Literature, Religion, and the Evolution of Culture, 1660-1780

Literature, Religion, and the Evolution of Culture, 1660-1780

by Howard D. Weinbrot


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Product Details

ISBN-13: 9781421405162
Publisher: Johns Hopkins University Press
Publication date: 05/17/2013
Pages: 392
Product dimensions: 6.40(w) x 9.20(h) x 1.30(d)
Age Range: 18 Years

About the Author

Howard D. Weinbrot is the Ricardo Quintana Professor Emeritus in the Department of English and the William F. Vilas Research Professor Emeritus in the College of Letters and Science at the University of Wisconsin–Madison. He is the author of several books, including Menippean Satire Reconsidered: From Antiquity to the Eighteenth Century, also published by Johns Hopkins.

Table of Contents

Acknowledgments xi

Introduction. The Groundwork of Change 1

Eighteenth-Century Evolutionary Theory 2

Practical Awareness 3

The Chapters and a Definition 11

A Note on Notes 16

Part I Threats to the Species: Madness, Discontent, and the Danger of Dissolution

Chapter 1 Causation and Contexts of Hatred: Savage Beasts Mortal and Deadly 23

Conjuring Up Reasons: Original Sin, Fragile Connections, Church and State 27

Aristocratic Historiography: Advocacy and Resistance 32

Metaphorical Enhancements: Floods, Propagation, Legions, and Dutch Treats 36

Chapter 2 Madness, Extirpation, and Defoe's Shortest Way with the Dissenters 55

Madness 55

Root and Branch 57

Defoe's Shortest Way, Sacheverell's Political Union, and Religious Conflict 66

The Shortest Way: The Bible and Other Clues beyond the Obvious 73

Response and Judgment 80

Defoe as a Character of His Own Creation 84

Part II Taking the Cure and Improving the Species: Sermons, Compulsion, and Methodists

Chapter 3 The Thirtieth of January Sermon: From Extermination to Inclusion 105

The Thirtieth of January Sermon and Royalist Law 105

The High Church Response and the Beginning of Change 109

Higher Church and Moderate Responses to the High Church Response 116

Raising the Decibels in a Lowered Church 119

State, Not Church 123

God's Hand, William's Hand, and the Divine Right of Government 127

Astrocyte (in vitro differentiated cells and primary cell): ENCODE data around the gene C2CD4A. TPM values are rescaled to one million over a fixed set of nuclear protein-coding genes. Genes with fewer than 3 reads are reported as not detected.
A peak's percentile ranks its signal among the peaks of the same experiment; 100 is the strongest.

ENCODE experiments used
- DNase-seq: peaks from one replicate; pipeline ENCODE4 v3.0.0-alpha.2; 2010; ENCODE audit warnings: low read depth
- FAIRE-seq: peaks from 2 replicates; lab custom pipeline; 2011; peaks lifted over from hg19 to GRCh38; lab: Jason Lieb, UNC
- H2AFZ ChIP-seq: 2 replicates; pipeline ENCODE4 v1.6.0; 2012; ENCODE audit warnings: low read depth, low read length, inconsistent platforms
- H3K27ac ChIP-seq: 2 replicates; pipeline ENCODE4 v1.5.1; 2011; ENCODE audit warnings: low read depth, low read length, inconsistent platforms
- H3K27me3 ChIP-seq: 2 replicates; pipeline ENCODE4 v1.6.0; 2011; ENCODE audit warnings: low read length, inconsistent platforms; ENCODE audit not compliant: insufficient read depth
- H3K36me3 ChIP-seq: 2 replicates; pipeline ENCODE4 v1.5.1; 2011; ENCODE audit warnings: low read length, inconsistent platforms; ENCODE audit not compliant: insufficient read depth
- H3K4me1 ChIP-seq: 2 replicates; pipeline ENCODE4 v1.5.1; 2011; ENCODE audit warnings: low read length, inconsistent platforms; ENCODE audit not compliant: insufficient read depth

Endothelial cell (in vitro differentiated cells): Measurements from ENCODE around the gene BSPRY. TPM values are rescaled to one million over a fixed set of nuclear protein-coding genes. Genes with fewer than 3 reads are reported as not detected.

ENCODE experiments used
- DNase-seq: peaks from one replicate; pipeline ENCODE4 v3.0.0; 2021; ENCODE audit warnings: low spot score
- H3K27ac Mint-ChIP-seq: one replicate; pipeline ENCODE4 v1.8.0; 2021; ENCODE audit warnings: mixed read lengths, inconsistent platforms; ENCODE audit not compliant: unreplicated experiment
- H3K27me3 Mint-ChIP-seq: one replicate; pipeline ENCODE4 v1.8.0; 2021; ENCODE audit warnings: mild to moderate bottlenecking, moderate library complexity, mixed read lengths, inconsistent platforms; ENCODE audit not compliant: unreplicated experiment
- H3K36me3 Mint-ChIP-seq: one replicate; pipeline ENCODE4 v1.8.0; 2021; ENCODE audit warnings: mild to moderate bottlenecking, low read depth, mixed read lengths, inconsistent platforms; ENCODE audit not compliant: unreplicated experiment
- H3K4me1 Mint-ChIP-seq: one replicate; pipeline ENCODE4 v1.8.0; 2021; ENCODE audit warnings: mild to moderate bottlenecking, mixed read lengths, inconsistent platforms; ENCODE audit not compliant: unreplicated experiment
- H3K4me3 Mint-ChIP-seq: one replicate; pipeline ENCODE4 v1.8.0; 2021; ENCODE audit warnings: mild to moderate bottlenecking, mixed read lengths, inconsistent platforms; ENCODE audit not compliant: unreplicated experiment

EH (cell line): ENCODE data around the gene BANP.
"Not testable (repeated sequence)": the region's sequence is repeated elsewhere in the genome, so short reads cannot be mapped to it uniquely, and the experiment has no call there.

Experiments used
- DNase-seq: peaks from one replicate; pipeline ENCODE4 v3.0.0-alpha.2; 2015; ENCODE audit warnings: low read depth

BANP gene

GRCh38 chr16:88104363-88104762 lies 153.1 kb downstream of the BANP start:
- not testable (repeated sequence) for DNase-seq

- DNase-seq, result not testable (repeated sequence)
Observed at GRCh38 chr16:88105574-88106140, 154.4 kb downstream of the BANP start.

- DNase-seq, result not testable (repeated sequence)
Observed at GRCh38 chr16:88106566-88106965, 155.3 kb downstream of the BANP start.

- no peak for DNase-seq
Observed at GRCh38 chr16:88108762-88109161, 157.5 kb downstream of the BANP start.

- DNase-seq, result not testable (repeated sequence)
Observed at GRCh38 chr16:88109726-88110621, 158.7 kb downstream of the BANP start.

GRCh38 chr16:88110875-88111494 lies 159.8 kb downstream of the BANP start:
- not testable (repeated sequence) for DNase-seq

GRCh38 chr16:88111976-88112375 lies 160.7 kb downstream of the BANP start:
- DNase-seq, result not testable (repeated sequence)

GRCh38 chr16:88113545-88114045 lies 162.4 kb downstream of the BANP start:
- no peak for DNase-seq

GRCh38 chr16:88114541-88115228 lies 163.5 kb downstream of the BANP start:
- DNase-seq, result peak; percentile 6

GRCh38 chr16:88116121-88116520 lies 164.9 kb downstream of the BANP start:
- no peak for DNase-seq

Retrospective 132

Chapter 4 "Compel Them to Come In," Luke 14:23: From Persecution to Persuasion; Against Augustinian Compulsion 144

Revocation of the Edict of Nantes: Response and Rage 146

Contexts Changed and Augustine Charged 156

Happy Had His Works Not Been Preserved 159

Persuade Them to Come In 165

Adopt Men From All the Nations of the Earth: Equiano's Conversion 168

Chapter 5 Methodism: From Antagonist to Relation 181

The Spreading Fog 182

Reforming the Reformation? Reforming Reform? 188

Grudging Acceptance 200

Humphry Clinker: Joining the Family 207

Part III Evolutionary Reversion: The Gordon Riots, Return to Rage, and Reinventing a Cure

Chapter 6 Déjà Vu All Over Again? The Gordon Riots; Bedlam Revisited, Restoration of Order, and a Trial on Trial 237

Repeal, No Popery, and the Gordon Riots: Destruction and the Puritan Redivivus 238

Renovating the Language of Cultural Regress 243

Church, State, and Political Causation 249

Strategies of Defense and Alternative Responses 257

"What Is to Depose the Sword?": The Return to Order; Debate, Arrest, Trial, and Consequences 261

The Trial of Lord George Gordon for Treason, 1781 268

Chapter 7 A Very Near Thing: State Terrorism, the Fury of the Aggrieved, and Incompatibility with the Safety of Millions 289

A River Too Far 291

The Trials of Lord George Gordon, 1786-1787, and Excommunication 294

The Trials of Lord George Gordon, 1786-1787: Libeling France and Britain 298

Aftermath: Flight, Conversion, and Sentence 310

True Colors: Robert Watson's Life of Lord George Gordon 315

Chapter 8 Coping, Repairing, and Dickens' Barnaby Rudge 330

How to Cope? The World after the Gordon Riots 330

Dickens' Barnaby Rudge: To Point a Moral but Not Adorn a Tale; The Victorian Retrospective and Punishment by Neglect 332

Conclusion, Summary, Implications 343

A Brief Summary of a Long Book 343

Illustrating Evolution 346

Index 357

What People are Saying About This

Robert D. Hume

"This is a deeply learned, provocative, readable book that will be an ornament to The Johns Hopkins University Press. It is a commandingly impressive book by one of the principal scholars in an established field."

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